Celebrating and supporting military families is part of our mission at Gratitude Initiative, and November’s Military Family Appreciation Month gives us a great opportunity to highlight the unique qualities of the folks we serve. Military families have a language all their own. It’s an alphabet soup of terminology that few civilians understand, but military families master their ABC’s very quickly.
They know what Active Duty means, and understand what it means to Aim High or become Army Strong. For military families, Arlington is not a city, it’s a sacred destination. Brave, bold, and beautiful inside and out, military “brats” wear the moniker proudly. All military families can tell the difference between a BX and PX, and if they get the blues, it’s likely a uniform. A military family can navigate the chow hall, the chapel, or the commissary. They’ve trouped through castles, Chinooks, and the chain of command. Every military child knows what to do when the colors are posted or called, hand over heart, facing the flag. A military family comprehends the wrath of the DI, the draft, and the duty roster. They can point out the DMZ on a map, conduct a DITY move, and prepare for deployment in record time. Advocates for the underserved, they embrace the EFMP, a program to assist exceptional families with exceptional needs. They know a fort is not a pile of sticks, File 13 holds the trash, and the Fisher House offers a safe place to land. They understand phrases like First to Fight or The Few, The Proud.
Gratitude Initiative salutes and celebrates all that our military families give, and give, and give. They know how to say goodbye only too well. They’ve lived in Grafenwoehr, Garmisch, and Greenland. A Global Force for Good is their benchmark; honor their hallmark. Before they lose all their baby teeth, military kids know what an ID card is and where to use it. They ride in jeeps and jets and know what a jarhead is. They’ve eaten k-rations and love kids. In a military family, leadership is spelled LDRSHIP: loyalty, duty, respect, selfless service, honor, integrity, and personal courage. They can share an MRE or call an MP. Never give up is their mantra, along with Oorah, or some version of the same.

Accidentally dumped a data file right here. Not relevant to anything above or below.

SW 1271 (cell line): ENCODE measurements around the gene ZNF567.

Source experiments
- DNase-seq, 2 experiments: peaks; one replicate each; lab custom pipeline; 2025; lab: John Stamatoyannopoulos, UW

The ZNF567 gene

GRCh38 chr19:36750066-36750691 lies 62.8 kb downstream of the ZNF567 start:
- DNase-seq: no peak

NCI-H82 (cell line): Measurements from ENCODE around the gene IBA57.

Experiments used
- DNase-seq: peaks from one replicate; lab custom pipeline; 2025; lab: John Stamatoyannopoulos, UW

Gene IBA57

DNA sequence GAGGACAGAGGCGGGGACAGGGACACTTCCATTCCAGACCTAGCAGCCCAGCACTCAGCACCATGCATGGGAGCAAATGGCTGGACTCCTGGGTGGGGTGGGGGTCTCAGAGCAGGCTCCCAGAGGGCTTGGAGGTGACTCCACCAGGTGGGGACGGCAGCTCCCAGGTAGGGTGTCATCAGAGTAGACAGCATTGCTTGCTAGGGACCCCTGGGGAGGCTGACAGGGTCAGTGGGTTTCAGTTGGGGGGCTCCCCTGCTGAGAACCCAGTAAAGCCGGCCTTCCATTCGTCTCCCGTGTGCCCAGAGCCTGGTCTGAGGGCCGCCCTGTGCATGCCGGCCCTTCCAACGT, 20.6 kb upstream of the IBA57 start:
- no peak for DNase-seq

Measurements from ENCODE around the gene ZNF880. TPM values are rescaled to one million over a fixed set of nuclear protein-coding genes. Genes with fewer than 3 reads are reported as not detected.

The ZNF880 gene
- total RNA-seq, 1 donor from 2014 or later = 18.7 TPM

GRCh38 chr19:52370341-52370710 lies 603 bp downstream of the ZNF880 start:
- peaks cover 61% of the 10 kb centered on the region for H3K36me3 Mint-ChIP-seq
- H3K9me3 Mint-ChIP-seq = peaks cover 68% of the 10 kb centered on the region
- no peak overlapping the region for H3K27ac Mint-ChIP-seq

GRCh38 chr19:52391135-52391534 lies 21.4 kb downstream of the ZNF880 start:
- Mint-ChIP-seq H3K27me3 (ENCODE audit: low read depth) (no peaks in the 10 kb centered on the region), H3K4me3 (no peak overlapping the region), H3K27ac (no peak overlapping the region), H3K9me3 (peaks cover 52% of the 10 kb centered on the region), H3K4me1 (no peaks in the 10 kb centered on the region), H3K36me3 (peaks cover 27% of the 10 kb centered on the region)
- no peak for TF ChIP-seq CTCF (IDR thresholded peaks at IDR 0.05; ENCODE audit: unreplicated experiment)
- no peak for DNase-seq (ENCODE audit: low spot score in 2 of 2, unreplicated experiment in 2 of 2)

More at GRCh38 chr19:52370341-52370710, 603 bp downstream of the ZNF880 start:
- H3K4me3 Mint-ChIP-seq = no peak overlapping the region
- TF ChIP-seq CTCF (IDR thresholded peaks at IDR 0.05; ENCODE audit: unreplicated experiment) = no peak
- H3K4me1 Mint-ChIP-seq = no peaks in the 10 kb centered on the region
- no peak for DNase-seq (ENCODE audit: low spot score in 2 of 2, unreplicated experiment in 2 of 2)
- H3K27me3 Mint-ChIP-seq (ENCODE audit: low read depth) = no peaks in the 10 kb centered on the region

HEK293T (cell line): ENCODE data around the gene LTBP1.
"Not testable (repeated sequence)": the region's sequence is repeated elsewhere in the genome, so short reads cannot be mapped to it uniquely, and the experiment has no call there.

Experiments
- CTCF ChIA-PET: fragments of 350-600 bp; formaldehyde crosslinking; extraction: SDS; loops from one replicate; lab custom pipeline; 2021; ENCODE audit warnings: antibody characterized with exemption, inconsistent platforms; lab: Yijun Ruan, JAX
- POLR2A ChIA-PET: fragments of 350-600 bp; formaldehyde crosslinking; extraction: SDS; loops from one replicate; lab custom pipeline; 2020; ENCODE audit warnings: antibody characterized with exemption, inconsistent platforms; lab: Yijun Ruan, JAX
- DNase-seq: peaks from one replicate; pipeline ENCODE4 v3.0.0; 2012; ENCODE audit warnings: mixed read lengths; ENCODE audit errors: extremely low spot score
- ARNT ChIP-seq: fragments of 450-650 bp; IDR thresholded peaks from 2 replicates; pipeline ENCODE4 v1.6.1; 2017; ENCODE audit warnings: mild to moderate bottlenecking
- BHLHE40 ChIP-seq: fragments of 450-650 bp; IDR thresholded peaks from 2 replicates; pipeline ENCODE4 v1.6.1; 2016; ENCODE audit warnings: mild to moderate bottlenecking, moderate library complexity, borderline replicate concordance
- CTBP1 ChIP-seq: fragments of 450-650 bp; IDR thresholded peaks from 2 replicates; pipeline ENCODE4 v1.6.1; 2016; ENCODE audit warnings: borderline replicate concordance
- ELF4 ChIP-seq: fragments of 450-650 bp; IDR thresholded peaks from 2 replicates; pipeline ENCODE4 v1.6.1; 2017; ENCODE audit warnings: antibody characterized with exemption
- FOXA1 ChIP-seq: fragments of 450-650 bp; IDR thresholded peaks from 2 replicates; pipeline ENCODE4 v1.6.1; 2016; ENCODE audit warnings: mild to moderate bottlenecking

Military families lead the Pledge of Allegiance; their kids know the difference between a Pentagon and a Purple Heart. They can use a P-38, especially during a PCS. PT is their formula for fitness. They’ve gone to school in Quonset huts and taken quinine tablets. Every military family member knows the difference between retreat and reveille. They salute the Stars and Stripes, have eaten their fair share of Spam, know how to stand down, stand up, and stand to. Semper Paratus, they’re always prepared. They know the sandbox is someplace in the Middle East, and a stairwell is just one more type of military housing.
Military families can navigate Tricare and handle TDY; most have seen the inside of a tank or a TOC. For military families, transition has always been a verb. They know their Uncle Sam, and use the USO in USAREUR. Veterans of modern wars, foreign wars, Cold Wars, and spiritual warfare, military families crave victory and repel defeat. Wounded warriors too numerous to name are surrounded by military families who will not withdraw or give up.
At Gratitude Initiative, we celebrate the military families we serve. Their workday never ends, their service is never complete, they simply finish their alphabet in a way few others understand…X-ray, Yankee, Zulu.
About the author:
Robin Overby Cox is part of a military family comprised of her husband, MAJ (USA, Ret, Dec) Carlisle B. Cox III, her father, COL (USA, Ret, Dec) Lauren Overby, her brothers, LTC (USA, Ret) Stacy and Todd Overby, her father-in-law COL (USA, Ret, Dec) Carlisle B. Cox Jr., her son-in-law, MAJ (USA) Jeffrey Ryan Petty and numerous extended family members. A librarian and writer, she authored Steel Will, Baker Publishing Group, 2014,with wounded warrior, SSG (USA, Ret) Shilo Harris. She’s lived on Army posts from Okinawa, Japan to Hohenfels, Germany, to everyplace in between and now calls College Station, TX her home. She’s committed to Gratitude Initiative because she knows first-hand about the support the children of our military and veteran families need and deserve.